Uses of Partridge Pea

As everything is dry and brown here in north central Florida, I am missing the autumn fields full of partridge pea (Chamaecrista fasciculata) blossoms—bright yellow flowers on extensive branches of fernlike leaves. When a plant is abundant, I always wonder if it is native, and if it is, I know there must be uses for it. Before the luxury of grocery stores and markets, human beings naturally turned to what was around them for food, medicine, clothing, and shelter. Out of necessity we learned what gifts the plants in our environment offered, and we put them to use.

Partridge pea is native annual and member of the pea family (Fabaceae) that blankets open fields, pinelands, and at the edges of woodlands throughout Florida during the late summer and early fall. The leaves of C. fasciculata, like its cousin C. nictitans, are sensitive to the touch and will fold up under various conditions. I have particularly noticed this when I am pulling undesired exotics in a patch of field near partridge pea. The leaves begin folding up as I advance as if to say, “Please don’t pull me up!”

C. fasciculata and C. nictitans have traditional medicinal uses among indigenous people, and were also used by early settlers, most notably the Shakers (Austin). The seed pods are eaten by mice, deer, and birds, particularly quail. In addition, the bushy plants grow close together, each forming a small canopy, and make excellent cover for the birds as well. The flowers attract bees, butterflies and other insects.

Yellow butterflies (cloudless sulphurs) swarm the bushes in the late summer and early fall, flitting in and out the partridge pea making it seem as if the flowers themselves are airborne!

Bees also hover around partridge pea, but the nectar they seek is from orange glands at the base of each leaf rather than from the flower. Even ants can be found crawling up the stalks to get to the sweet nectar.

Identification
C. fasciculata grows to about 3 feet, but may be become stunted if repeatedly mowed or when growing in areas of too much shade. Leaves: Feathery; innately compound and made of many tiny leaflets; alternate. The leaves of C. fasciculata fold up in the evening and the leaves of C. nictitans close when touched. The flimsy yellow 5-petaled flowers are a little more than an inch (2 cm) and often have reddish-purple markings near the base on the inside. C. fasciculata may flower throughout the year, but are most robust in the late summer and early autumn. The flowers of C. nictitans are much smaller as is the entire plant. Seed pods: The narrow and hairy pea pods are 1 to nearly 3 inches (3–7 cm)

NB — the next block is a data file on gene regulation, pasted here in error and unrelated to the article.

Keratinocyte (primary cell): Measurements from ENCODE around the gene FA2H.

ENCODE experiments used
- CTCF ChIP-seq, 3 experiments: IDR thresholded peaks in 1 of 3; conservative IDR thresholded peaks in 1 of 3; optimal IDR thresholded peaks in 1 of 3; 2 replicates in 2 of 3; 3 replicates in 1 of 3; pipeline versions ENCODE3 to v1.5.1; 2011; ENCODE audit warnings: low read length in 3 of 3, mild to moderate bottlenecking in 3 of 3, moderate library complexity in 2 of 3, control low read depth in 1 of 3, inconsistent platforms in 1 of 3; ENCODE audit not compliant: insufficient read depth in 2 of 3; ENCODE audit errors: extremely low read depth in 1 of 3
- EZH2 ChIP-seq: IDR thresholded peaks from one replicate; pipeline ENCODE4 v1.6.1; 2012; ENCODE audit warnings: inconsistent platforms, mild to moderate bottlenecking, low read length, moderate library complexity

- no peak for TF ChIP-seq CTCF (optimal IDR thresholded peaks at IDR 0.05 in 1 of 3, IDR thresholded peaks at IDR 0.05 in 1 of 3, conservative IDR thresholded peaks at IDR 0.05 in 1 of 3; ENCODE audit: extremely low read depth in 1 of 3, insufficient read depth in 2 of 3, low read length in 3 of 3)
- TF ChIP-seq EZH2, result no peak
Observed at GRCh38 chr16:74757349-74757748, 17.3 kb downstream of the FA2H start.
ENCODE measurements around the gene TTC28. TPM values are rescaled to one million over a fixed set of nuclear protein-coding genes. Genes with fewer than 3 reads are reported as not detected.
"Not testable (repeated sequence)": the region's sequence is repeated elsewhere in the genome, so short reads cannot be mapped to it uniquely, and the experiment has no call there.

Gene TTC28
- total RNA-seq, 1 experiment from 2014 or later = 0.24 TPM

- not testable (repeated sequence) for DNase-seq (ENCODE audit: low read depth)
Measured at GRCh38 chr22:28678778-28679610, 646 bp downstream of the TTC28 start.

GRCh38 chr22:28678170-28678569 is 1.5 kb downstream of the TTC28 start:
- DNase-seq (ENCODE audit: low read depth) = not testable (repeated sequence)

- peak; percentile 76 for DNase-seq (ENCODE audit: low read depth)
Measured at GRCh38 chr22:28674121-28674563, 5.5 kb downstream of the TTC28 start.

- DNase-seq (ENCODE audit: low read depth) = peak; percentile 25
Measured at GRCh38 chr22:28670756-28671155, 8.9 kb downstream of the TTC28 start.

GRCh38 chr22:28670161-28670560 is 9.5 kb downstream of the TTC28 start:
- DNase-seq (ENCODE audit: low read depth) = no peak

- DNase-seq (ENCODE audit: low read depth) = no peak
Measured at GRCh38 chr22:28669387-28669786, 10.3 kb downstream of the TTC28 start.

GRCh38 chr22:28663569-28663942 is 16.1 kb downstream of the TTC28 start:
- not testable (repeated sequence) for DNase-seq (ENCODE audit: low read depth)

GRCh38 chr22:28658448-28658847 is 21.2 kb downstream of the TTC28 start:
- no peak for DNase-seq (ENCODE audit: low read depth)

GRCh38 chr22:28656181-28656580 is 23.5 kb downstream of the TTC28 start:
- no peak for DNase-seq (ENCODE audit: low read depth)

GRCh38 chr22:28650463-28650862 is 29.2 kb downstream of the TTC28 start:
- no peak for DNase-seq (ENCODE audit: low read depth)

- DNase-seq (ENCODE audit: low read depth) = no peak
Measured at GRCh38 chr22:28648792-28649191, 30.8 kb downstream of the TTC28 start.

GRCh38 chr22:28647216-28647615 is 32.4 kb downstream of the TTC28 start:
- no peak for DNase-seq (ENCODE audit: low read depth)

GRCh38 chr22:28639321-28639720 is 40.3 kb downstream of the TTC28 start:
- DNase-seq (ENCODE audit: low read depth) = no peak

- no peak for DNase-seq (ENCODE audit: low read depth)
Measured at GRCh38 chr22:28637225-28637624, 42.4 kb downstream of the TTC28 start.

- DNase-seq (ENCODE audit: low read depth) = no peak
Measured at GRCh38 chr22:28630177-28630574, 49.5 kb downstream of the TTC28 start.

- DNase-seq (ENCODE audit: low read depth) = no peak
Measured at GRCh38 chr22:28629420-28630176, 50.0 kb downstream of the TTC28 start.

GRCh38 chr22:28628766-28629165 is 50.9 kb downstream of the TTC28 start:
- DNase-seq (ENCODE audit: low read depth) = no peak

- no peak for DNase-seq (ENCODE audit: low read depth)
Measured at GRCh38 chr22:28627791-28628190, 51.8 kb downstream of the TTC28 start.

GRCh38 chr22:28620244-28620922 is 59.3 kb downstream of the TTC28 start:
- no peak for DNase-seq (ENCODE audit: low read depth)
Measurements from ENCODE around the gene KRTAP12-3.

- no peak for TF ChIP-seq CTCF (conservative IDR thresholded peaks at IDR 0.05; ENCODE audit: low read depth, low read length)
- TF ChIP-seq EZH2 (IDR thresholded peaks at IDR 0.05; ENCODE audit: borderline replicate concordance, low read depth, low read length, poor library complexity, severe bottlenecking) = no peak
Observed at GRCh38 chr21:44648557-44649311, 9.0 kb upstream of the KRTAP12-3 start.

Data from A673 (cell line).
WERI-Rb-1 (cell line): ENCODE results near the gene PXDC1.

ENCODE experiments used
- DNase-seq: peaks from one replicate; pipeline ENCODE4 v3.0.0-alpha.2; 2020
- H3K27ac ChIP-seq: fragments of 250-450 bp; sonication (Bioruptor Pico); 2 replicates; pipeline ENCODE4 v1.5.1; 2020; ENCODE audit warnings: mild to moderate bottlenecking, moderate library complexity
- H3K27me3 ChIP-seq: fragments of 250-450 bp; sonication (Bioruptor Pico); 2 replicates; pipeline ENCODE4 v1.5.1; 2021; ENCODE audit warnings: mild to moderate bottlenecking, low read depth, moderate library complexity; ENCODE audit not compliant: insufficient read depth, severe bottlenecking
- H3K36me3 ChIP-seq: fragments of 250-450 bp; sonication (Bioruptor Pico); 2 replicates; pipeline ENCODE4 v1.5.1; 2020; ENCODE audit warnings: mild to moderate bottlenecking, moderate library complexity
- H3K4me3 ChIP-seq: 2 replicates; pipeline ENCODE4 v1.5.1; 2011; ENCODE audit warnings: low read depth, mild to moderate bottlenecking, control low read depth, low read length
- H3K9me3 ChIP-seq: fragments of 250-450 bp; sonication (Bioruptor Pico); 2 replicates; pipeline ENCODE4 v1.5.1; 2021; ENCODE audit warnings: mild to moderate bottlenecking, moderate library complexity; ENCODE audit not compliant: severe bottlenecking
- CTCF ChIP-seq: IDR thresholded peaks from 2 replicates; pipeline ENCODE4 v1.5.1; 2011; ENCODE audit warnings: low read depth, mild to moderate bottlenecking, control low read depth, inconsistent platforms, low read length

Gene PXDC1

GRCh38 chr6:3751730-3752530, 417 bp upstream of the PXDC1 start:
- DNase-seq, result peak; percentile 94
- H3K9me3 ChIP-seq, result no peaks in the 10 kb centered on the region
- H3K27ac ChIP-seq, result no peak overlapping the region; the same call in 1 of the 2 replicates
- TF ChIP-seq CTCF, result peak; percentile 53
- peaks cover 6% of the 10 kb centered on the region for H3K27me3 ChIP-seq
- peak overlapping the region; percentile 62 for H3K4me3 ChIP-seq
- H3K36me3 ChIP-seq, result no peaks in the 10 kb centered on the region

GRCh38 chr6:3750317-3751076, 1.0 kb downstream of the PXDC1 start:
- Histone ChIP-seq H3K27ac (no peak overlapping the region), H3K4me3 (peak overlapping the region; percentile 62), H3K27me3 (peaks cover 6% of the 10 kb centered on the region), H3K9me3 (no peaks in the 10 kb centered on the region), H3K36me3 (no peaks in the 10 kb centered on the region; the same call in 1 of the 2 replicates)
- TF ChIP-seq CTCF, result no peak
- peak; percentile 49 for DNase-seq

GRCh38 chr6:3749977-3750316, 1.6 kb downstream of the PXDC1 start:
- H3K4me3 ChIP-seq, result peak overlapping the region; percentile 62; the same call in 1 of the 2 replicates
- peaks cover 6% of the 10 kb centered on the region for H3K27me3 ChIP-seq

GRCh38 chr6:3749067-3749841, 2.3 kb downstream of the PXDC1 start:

Medicinal Uses
C. fasciculata is not commonly used as a modern herbal, but the Cherokee and Seminole people used the plant in several ways medicinally including as a tonic for athletes to keep them from tiring (root). Seminole people also used a plant infusion to treat nausea and stomachaches; a decoction to treat urinary tract infections (Austin). The moistened, bruised leaves were used to treat topical sores, and a cold infusion of the pea pods were used to ease sore throats (when soaked the pods become mucilaginous). The leaves were used to make a tea to prevent fainting. Syrups (decoctions) with added honey were given to treat nausea (Allen, Bond, and Main)

Consider partridge pea a remedy when you require a demulcent, (pods), an astringent, or a purgative.

Constituents and Nutrients
C. fasciculata is high in phosphorus and protein but contains little fiber. There is no data on whether or not these nutrients are available for absorption in human consumption, and while wildlife seems to eat the foliage with impunity, domestic livestock should not be allowed to graze on this plant.

Medicinal Preparations
Decoctions, infusions, poultices. Syrups were made by boiling parts of the plant in water and then straining the mixture and adding a second ingredient to improve the flavor.

Cautions
Note that some authors (see Austin) indicate the leaves and seeds are a purgative and that consumption may cause gastrointestinal cramping in the same manner as senna. Fennel seed can be added to an infusion to mitigate this reaction. And while deer can browse C. fasciculata, livestock has been poisoned from this plant.

Note for the Kitchen
Despite its abundance, this is not a plant for the table. However, the plants were used by Mikasuki and Creek people to assist in the ripening of persimmons. This was done by layering the plants with the persimmons in a pit and allowing the fruit to ripen (Austin).

To Learn More

    Allen, G. M., M. D. Bond, and M. B. Main. 2002. 50 Common Native Plants Important In Florida’s Ethnobotanical History. Florida Cooperative Extension Service, Institute of Food and Agricultural Sciences, University of Florida.

    Austin, D. 2004. Florida Ethnobotany. Boca Raton, FL: CRC Press.

    Bennett, B. C. 1997 “An Introduction to Seminole People and Their Plants.” The Palmetto. 17:16–24

    Moerman, D. E. 1998. Native American Ethnobotany. Portland OR: Timber Press Inc.

    USDA Plant database. http://plants.usda.gov

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